Salzburg may not be the official capital of Austria, but some would argue it’s a cultural one. Its most remarkable notoriety lays in the field of music, having been the birthplace of Mozart and home to the famous hills that housed the von Trapp family — in real life as well as in The Sound of Music. The city boasts other famous and historical sites, however.
Though Sobrino de Botín in Spain holds the record for the oldest, continuously running the public establishment, the St. Peter Stiftskulinarium (St. Peter’s Abbey Cellar in English) in Salzburg, Austria boasts the earliest opening date of a restaurant, not only in Europe, but in the entire world.
The earliest mention of the inn located in St. Peter’s Abbey was in 803 AD, when its existence is recorded in the Carmina anthology by Alcuin, a famous scholar and contemporary of Charlemagne.
The Stiftskulinarium was forced to close a couple of times throughout its history, however, including during Napoleonic invasions. These interruptions in service are the technicality that knocks the Stiftskulinarium out of the running for the official title of the oldest restaurant in the world.
It is said that Christopher Columbus and Faust were patrons of the restaurant, and one can only assume Mozart was as well. In the heart of the Old City neighborhood of Salzburg, the Stiftskulinarium is built into the Mönchsberg, a mountain in the center of the city. The restaurant contains eleven different dining rooms, some of which are carved out amongst the Salzburg Cathedral, Mozart’s concert hall, and the city’s 11th century fortress, the Hohensalzburg. The most recently built dining room was added in the 1600s, a fact which adds even more majesty to an inn cloaked in legend.
For the past 25 years, Claus Haslauer and Veronika Kirchmair have modernized elements of the drinking and dining experience at St. Peter’s Stiftskulinarium, offering four different experiences at the famed establishment: restaurant-style dining, a Connaisseur series of fine food and wine tasting seminars, catering, and special events.
One such special event is the Mozart Concert which is held regularly each week. Reservation is obligatory for the dining experience that can range from €43 to €115, but each package does include a trip through time as you dine on historical recipes and listen to graduates from the University Mozarteum Salzburg perform — in authentic dress, of course — the famed works of Mozart. Each course, from tasters to dessert, begins and ends with arias that transport you back to earlier days.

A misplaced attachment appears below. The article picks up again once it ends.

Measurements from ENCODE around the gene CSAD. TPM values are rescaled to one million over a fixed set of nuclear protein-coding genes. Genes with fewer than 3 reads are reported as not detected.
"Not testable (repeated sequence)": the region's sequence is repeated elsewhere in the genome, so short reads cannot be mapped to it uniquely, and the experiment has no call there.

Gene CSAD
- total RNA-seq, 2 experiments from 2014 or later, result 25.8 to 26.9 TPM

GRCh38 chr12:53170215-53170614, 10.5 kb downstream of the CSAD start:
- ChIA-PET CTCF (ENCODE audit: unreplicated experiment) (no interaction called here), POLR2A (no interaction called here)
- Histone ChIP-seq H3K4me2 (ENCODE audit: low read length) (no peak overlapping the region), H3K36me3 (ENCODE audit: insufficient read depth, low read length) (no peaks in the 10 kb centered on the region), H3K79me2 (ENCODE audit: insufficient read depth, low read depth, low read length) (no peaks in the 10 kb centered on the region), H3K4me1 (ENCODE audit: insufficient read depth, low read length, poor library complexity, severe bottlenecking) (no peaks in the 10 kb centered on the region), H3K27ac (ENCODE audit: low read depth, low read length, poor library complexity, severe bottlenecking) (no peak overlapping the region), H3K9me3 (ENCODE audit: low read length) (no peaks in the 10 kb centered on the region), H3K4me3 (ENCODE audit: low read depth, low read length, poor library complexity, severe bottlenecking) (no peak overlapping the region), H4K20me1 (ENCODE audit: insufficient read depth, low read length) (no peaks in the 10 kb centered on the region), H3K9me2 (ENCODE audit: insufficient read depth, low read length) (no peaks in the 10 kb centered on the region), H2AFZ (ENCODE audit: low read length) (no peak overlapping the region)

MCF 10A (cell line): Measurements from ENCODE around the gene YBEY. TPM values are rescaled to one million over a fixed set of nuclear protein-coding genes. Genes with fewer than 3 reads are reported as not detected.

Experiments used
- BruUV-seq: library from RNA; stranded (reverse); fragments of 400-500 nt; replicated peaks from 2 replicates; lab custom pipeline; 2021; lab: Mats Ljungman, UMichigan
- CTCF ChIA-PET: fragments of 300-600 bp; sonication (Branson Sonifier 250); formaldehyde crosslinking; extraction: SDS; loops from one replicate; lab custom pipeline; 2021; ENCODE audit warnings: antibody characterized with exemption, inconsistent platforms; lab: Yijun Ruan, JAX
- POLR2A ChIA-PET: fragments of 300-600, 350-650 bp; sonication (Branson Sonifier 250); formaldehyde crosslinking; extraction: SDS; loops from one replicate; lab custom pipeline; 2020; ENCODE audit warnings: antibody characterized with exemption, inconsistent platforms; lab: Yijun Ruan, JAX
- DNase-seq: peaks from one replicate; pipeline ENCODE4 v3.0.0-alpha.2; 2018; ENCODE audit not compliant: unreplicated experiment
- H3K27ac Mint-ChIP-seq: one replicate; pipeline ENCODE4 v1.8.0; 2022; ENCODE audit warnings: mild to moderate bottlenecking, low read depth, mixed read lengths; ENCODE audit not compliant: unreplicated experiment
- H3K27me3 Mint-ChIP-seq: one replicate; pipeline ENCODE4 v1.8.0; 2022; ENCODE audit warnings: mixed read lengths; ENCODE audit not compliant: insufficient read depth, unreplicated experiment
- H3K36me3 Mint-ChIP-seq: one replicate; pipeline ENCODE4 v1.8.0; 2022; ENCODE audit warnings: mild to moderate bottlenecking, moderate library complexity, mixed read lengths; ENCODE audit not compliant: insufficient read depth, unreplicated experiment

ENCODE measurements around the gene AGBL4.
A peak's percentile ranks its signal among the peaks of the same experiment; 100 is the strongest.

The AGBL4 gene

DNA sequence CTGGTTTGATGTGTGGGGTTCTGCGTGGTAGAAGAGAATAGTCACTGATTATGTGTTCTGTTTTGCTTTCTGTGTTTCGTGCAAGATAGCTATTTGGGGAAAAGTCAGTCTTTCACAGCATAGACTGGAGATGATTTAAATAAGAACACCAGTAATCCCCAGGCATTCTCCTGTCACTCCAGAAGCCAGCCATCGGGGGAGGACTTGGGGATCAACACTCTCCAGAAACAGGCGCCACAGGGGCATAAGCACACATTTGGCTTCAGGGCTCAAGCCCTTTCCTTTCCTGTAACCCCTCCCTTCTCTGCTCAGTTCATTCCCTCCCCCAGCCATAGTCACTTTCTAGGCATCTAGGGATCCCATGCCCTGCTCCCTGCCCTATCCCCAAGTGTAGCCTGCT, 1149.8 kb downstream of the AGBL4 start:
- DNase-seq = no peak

In addition to their classical concerts, the Stiftskulinarium can host up to 620 guests inside the restaurant, as well as 300 outside. Their space includes rooms such as the 500-year-old Richardstube, a rock cellar that once stored monastic wines, and the Haydnsaal, named after another famed classical musician who regularly enjoyed wine in the very room that now bears his name.
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The owners of the Stiftskulinarium rightly brag that their restaurant is “for bon vivants who desire the finest delicacies, noble vintages and specialty products” found in Austria, and the rest of Europe. Their extensive and precise Weinkarte starts at average prices, and shoots up to a remarkable €3,450 for a 1995 vintage bottle of Bordeaux from Château Pretus!
Suffice to say that for anyone who has the money, the Stiftskulinarium is the ideal location to celebrate any event: be it a candle-lit dinner, dinner and a show, a baptism, holiday party, or wedding.
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Every month also gives way to a brand new menu; March’s being an ironically themed, gourmet take on Lent: offering light and simple fish and poultry options. Open 7 days a week, the Stiftskulinarium is an old world dream for any lucky traveler passing through Salzburg, let alone the local residents who have the joy of experiencing the restaurant’s history daily.